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5 Key Lessons You Can Learn From Mock Juries

By: Katie Bagwill

Mock Trial, Jury Consulting, Jury Consultants, Juries, Trial Consulting, Trial Consultants, Trial Preparation, Persuasion, Psychology

mock-jury-focus-group-mock-trial-jury-consultants.jpgby Katie Bagwill
A2L Consulting

Watching a mock jury deliberate is a lot like watching Dr. Phil; there is a lot of arguing, and most of the “facts” end up skewed. Nevertheless, a mock jury’s conclusions and how they reach them are essential to any lawyer who wants to understand the weaknesses of his or her case. Here are some of my takeaways from observing this fascinating exercise recently.

  1. Be clear. If a point or idea you want to instill in the jury isn’t clarified enough, you will see it warped and interpreted wildly during the deliberations. During each mock presentation that I saw, the amount of attention paid and the volume of notes taken varied, but one constant seemed to be apparent: jurors want to feel as if they have all the information. Even if they don’t, once they have a firm opinion, they will use any of the “facts” they have to defend it. Naturally you want these facts to be in your favor, but for the sake of this exercise it is actually more beneficial to you for the stacks to be weighted against you. In order to improve, you need to know how you could lose.
  1. Be passionate but humble. It is important for the jury to feel empathetic toward your client, and for that to happen they need to connect with you. While presenting your case, you want to appear confident and informed without coming off as arrogant. Persuasion is all about presentation. One of the most important notes that our mock jurors made about one of our presenters was that he seemed “smug,” which made him seem sneaky, and it spiraled from there.
  1. Honesty is the best policy for your mock juries – by far. An important factor for an experiment, the mock trial, to be generalizable to the greater population, the entire jury pool, is that participants be honest in their answers. In our exercise, we had remote devices that each participant used to answer our questions, and we received feedback in real time. To set the stage of how they should answer the questions, a test question was asked, “Have you ever driven over the speed limit?” The expected answer would be “yes” across the board, assuming that all participants drive. However, in our group we had one “no” and one “not applicable.” The former had been unsure of “how serious it was” and apologized for not answering completely honestly, while the latter seemed to just be completely in denial. The idea that, “it doesn’t count because everyone else was doing it, but I was the only one caught,” is a dangerous mindset in a child and even scarier in an adult. With this experience in mind, you should remember not to put too much weight on any individual’s answer to one question, but rather look at the patterns of decision-making in the group.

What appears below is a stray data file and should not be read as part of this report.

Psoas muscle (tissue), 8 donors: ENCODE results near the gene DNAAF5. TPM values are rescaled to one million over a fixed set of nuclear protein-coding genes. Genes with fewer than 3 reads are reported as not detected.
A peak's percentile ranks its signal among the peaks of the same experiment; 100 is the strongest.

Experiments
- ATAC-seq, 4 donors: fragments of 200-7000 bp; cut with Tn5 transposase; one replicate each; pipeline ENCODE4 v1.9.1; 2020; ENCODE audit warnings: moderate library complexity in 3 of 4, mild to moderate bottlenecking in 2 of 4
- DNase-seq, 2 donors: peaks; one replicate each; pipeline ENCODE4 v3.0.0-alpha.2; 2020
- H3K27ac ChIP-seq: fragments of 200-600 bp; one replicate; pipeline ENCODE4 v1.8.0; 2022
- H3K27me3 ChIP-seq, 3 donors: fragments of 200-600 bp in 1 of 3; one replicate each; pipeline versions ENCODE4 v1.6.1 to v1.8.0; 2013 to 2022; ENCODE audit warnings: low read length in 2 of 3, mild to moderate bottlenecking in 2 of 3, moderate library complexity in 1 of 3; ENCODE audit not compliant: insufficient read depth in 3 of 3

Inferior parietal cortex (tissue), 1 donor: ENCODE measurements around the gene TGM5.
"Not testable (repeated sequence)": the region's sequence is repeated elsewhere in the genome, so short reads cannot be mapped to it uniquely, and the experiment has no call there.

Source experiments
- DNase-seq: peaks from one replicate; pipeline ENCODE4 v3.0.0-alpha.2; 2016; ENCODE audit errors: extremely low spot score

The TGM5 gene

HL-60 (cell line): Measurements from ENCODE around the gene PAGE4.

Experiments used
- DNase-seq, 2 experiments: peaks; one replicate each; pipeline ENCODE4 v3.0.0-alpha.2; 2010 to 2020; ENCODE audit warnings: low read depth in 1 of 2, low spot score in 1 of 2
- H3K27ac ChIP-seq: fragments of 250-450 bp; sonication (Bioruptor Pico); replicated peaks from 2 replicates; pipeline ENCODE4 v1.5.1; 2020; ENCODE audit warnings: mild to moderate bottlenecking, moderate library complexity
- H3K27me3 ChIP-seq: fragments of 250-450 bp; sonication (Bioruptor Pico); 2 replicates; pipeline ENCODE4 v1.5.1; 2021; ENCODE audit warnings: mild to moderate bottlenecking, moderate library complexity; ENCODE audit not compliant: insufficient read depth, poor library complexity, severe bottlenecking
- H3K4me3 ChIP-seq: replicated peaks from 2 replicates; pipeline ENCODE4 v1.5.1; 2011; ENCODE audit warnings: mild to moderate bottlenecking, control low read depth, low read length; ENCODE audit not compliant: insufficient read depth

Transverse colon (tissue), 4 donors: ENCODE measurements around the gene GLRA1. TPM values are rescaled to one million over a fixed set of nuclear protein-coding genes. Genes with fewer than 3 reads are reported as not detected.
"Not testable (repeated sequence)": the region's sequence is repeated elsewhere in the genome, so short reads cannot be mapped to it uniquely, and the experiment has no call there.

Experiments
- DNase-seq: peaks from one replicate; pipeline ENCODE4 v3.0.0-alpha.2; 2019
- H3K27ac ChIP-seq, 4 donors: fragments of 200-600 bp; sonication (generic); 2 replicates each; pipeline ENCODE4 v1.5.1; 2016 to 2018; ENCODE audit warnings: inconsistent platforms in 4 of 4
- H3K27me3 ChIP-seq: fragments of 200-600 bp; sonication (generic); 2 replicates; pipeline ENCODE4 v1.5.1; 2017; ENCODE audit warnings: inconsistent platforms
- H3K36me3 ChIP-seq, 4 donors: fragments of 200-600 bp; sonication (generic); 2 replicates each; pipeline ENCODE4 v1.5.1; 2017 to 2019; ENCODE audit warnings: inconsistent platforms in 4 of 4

1. Ignorance is not bliss. The people who paid the least amount of attention during the presentations seemed to be the biggest talkers in the deliberation room. This would confirm the idea of the Dunning-Kruger effect, a cognitive bias in which less competent people believe they are more competent, and more competent people doubt themselves. This is a scary idea in theory, and even scarier in practice. Imagine you are being tried by a jury full of people who don’t really understand any of the facts of the case, but their “instincts” tell them you’re guilty. Unfortunately, these people don’t wear a sign around their necks professing their ignorance, and you’re just going to have to gather as much other information about their decision-making during voir dire as you can. In the exercise I observed, it was sad to see that there were a handful of participants whose bloated confidence in their opinions kept all opposing mock jurors silent for fear of being yelled into submission.
  1. Be prepared in advance. Once you’re selecting your jury or presenting your case in court, it is too late to start thinking about how you will keep the jury on your side. Using a mock jury will separate the “good” evidence in your presentation from the “bad” while you still have time to reshape your narrative.
      

Other A2L Consulting articles about mock juries, mock trials and jury consulting:

Jury Consulting Mock Trial

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